2HD WITH RICHARD AND KIM
FRIDAY, 5 NOVEMBER 2021
SUBJECTS: Housing crisis in the Hunter; Labor’s Housing Australia Future Fund; shortage of housing for women and children escaping family and domestic violence; Parliamentary Inquiry into Housing Affordability; T20 cricket.
RICHARD KING, HOST: I think we all know if you’ve been looking at the property market and I have, I recently switched from looking at houses to looking at units because the price of housing locally has gone through the roof. Somebody who will highlight that, he will be in our neck of the woods, is the Shadow Minister for Housing and Homelessness, Jason Clare. He’s on the line. Good morning, Jason.
SHANNA BULL, HOST: Good morning.
JASON CLARE, SHADOW MINISTER FOR HOUSING AND HOMELESSNESS: G’day. How are you guys?
BULL: Yeah. Well, thanks, Jason. First up, can you just explain to our listeners the purpose of your visit to the region today?
CLARE: I’m up in the Hunter with Meryl Swanson, talking to, amongst other organisations, I’m going to catch up with Maitland Mutual and the team there. They’ve got some ideas about what we can do to make it easier for people to buy a home, but also I’m going to be talking to some people who work with homeless Aussies in the Hunter, particularly in domestic violence refuges. As rents go up one of the consequences of COVID is we’re seeing more and more people going into refuges. There’s not enough housing, permanent housing for people so those refuges are getting fuller and fuller by the day. I’m up in the Hunter to get a bird’s eye view of the housing crisis here which the statistics indicate is worse than in many other parts of the country.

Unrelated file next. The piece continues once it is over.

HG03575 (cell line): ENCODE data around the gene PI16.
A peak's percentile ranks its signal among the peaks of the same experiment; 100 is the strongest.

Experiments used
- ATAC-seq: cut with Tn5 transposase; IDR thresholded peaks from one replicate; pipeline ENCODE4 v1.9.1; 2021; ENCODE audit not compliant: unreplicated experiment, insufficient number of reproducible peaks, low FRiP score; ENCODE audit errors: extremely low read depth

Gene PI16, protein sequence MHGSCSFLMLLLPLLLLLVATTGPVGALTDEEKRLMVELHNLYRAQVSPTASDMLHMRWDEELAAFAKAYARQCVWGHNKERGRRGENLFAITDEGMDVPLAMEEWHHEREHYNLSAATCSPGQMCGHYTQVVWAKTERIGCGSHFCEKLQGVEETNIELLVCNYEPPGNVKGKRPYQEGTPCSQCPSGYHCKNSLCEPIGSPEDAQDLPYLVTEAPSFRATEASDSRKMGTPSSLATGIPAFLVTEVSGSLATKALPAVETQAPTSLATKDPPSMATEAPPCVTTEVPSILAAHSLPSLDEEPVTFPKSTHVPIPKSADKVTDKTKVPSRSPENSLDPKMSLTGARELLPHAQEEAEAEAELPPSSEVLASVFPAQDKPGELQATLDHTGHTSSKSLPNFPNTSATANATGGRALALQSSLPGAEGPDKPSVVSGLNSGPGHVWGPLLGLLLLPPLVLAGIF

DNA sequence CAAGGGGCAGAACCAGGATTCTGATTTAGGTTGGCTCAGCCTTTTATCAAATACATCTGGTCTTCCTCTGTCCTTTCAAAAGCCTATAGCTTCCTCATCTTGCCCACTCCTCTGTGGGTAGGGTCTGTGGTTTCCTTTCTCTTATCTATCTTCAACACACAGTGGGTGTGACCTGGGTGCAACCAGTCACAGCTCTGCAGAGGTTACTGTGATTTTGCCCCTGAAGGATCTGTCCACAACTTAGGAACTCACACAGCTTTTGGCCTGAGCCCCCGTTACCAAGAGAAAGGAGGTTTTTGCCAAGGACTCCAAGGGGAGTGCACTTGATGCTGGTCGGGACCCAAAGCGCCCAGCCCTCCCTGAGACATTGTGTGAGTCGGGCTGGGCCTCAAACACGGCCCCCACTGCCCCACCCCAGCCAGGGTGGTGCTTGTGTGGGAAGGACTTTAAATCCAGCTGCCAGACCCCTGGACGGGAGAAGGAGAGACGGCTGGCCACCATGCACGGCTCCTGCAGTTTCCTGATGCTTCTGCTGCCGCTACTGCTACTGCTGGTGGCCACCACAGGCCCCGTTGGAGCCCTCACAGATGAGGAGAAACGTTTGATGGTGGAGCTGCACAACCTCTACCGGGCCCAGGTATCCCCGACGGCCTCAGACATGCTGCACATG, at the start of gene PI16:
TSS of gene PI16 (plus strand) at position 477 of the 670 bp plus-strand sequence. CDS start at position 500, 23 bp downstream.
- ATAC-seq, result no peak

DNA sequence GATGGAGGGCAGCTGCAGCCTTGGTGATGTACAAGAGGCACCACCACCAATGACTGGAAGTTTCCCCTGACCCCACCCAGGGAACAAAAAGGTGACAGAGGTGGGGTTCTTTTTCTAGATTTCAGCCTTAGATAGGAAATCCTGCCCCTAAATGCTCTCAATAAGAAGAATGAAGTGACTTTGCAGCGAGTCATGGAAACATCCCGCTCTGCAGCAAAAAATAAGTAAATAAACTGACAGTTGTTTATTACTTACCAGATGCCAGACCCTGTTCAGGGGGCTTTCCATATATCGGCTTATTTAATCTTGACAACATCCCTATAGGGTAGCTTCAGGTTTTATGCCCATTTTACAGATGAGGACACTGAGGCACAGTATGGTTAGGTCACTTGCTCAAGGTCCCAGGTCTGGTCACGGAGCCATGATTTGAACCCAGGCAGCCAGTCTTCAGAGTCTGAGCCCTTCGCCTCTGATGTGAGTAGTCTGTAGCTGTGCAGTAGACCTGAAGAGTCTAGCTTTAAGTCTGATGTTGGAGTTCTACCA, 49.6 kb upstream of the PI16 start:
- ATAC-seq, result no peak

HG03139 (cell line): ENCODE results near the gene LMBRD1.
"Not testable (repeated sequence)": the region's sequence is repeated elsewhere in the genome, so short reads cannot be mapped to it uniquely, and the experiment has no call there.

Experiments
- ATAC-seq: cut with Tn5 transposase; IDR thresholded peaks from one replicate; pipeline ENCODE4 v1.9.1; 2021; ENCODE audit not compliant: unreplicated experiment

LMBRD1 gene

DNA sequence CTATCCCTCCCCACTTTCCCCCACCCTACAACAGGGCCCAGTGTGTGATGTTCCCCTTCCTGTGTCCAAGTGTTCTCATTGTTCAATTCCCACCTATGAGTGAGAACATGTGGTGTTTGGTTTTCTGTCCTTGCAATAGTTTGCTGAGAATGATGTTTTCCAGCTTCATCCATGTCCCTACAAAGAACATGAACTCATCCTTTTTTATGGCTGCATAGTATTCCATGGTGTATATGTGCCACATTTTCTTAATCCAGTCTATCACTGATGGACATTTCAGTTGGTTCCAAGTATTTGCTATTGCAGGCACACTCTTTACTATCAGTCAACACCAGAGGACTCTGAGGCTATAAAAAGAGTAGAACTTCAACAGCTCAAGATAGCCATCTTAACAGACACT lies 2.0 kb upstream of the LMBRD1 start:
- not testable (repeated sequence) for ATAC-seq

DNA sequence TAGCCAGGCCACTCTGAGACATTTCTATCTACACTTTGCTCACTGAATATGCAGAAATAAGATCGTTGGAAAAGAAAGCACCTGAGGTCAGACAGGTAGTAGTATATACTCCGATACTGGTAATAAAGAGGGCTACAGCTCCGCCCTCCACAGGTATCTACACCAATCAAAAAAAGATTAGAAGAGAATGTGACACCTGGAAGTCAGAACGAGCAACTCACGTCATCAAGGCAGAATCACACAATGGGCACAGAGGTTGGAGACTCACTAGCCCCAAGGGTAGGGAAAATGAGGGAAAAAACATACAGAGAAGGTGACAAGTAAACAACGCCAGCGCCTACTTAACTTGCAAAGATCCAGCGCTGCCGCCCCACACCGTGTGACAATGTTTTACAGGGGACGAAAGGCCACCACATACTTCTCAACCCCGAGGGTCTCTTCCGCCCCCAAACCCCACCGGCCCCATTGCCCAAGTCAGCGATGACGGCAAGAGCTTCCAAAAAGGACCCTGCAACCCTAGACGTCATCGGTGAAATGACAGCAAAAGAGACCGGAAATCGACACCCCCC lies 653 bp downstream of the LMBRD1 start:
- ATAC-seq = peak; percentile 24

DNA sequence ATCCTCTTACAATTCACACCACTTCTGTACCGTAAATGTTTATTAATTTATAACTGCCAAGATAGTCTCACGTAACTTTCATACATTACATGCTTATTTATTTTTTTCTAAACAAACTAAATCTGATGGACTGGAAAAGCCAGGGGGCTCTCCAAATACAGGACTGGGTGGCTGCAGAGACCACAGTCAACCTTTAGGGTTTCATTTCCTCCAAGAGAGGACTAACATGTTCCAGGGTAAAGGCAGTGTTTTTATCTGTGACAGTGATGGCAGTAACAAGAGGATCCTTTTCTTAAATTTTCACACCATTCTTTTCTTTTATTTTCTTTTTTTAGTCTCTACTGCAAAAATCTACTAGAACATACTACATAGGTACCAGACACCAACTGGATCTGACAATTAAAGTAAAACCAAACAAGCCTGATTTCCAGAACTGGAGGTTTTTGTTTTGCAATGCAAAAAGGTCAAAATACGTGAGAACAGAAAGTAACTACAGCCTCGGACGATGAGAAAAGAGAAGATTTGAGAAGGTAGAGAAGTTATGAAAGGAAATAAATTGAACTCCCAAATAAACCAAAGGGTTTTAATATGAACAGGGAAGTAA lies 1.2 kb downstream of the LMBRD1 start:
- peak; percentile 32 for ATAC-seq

KING: Yes and look, at the press release you put out, these figures, and excuse the expression but you didn’t pull them out of your backside. These come from CoreLogic and ANZ’s most recent monthly housing market briefing, which was this month. I mean, it’s quite alarming, the increase in rentals here locally. I mean, for instance, Swansea, almost 22 and a half per cent and that’s the medium rental increase just in the last 12 months and that’s fairly indicative of our whole area. But I mean, realistically, Jason, what can you do about it other than shine a spotlight on it?
CLARE: Just on that point first Richard, it’s important to put that number in perspective. Rents have gone up by five per cent in Sydney in the last 12 months, and in Swansea 22 per cent. That’s more than four times. They’ve gone up by 15 per cent in Newcastle, that’s three times as much as Sydney. Mannering Park 18 per cent, New Lambton 17 per cent, Broadmeadow 12.8 per cent. So what you’re seeing in the Hunter is rents are skyrocketing by three or four times as much as they are in Sydney. One of the reasons for that is people leaving Sydney and Melbourne to head to the regions because of COVID. Some of that will be permanent, some of that will be temporary, but I tell you, one of the things we desperately need to do is build more housing, build more affordable housing. The Federal Government normally says, “look, that’s the job of the state government or the local government”. I think they’re wrong. I think if we’re going to do something serious to tackle this housing crisis, then the Federal Government need to invest in building more housing as well.
BULL: And obviously making it really difficult for a lot of young people to even get into the housing market Jason.